According to previous research, even stereotypes that cast people in a positive light—such as suggesting that women are kinder than men or that Asians excel in math—can trigger a negative reaction from these groups.

The take-away from this article for sales leaders, at every level, is to recognize gender but not pander to it. As with any coaching, it needs to be tailored. In fact, as we’ve presented many times before, coaching equals feedback. For feedback to be meaningful/useful it needs to meet 5 tests: 1) timely; 2) objective/consistent; 3) accurate; 4) relevant; and 5) individualized.

If you’ve heard the expression, implementing a specific sales or coaching technique by “spreading it like peanut butter”, that is, the same across all situations, you know how ineffectual this is. One size does not fit all, nor does one technique serve equally well in varied situations. And you could hardly have more varied situations than the multiple personality (e.g., introvert, extrovert, etc.) and, increasingly, gender types (e.g., male, female, non-binary, etc.) in today’s multi-generational sales teams.

Diversity today is reality. It can make managing harder but also make teams stronger. Again, the key is to avoid stereotyping and, instead, rely upon principles and values (e.g., Win/Win, transparency, etc.).

The Battle of the Sexes

The third article, which I recommend, looks at competition versus cooperation, with a series of experiments involving 236 women and men.

Interestingly, the researchers didn’t find a significant difference in performance between the cooperative and the competitive payment schemes for either men or women. “This is in contrast to previous studies,” says Fletcher. Prior research had found that men exerted extra effort and performed better than women when they were in a competitive situation, whereas women exerted similar amounts of effort whether or not they were competing.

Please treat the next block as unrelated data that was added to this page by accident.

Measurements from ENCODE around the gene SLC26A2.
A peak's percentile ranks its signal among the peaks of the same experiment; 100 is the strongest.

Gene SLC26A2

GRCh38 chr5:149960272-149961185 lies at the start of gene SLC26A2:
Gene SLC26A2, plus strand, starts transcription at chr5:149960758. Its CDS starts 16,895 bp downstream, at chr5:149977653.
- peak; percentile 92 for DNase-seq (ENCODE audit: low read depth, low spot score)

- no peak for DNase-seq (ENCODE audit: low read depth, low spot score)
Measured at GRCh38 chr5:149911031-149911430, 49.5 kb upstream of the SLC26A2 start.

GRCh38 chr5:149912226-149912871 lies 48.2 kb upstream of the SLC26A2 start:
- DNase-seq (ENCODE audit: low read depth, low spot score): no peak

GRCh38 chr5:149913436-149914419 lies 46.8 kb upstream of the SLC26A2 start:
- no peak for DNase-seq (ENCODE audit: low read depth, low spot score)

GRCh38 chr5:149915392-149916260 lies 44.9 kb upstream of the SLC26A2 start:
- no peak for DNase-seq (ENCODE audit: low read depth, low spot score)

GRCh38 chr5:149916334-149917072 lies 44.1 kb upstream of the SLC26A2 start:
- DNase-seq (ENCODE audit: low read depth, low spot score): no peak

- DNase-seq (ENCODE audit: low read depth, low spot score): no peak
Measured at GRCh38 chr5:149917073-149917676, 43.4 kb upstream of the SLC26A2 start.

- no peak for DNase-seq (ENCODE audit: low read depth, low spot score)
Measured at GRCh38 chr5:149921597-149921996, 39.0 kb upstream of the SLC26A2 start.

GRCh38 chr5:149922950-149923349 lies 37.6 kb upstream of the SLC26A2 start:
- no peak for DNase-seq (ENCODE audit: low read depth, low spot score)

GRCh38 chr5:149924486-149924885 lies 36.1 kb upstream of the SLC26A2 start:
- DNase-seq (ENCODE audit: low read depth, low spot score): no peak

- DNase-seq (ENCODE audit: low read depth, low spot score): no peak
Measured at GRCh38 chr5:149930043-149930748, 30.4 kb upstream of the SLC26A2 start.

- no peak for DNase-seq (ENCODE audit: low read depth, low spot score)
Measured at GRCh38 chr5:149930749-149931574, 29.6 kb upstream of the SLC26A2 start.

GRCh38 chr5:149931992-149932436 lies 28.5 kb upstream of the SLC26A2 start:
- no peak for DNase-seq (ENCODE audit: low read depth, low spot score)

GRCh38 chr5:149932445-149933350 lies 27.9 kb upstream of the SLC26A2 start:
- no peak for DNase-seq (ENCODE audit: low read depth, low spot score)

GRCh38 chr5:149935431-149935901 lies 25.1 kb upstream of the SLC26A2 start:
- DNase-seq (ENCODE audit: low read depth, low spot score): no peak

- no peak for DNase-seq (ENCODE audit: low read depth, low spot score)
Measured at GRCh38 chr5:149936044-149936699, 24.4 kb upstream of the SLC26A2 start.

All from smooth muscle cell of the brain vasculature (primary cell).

Fletcher says that homophily—our tendency to associate and form relationships with those who are similar to us—might lead individuals to feel more comfortable and perform better on same-gender teams, whether cooperative or competitive.


“There’s a strongly held assumption that men are competitive and women aren’t, and our results show otherwise,” she says. “Men and women work together differently when they’re dependent [on each other] versus independent and when they work on stereotypically male or female tasks.”

All three of these findings point to stereotypes that do not serve men or women in sales. Yes, sales is a competitive occupation but, increasingly, collaboration and co-creation with customers and/or colleagues is part of the mix. Avoiding competition will get you nowhere, but being super-competitive may also limit how far you go. Remember the proverb: If you want to go fast, go alone. If you want to go far, go together.

Another point that repeats here is extending one’s self beyond the comfort zone. Again, there is little new in this but it’s a lesson we keep needing to be reminded of. It is so easy to remain, to hang out, in one’s comfort zone, but the opportunities for growth and improvement lie just outside where you currently, comfortably operate.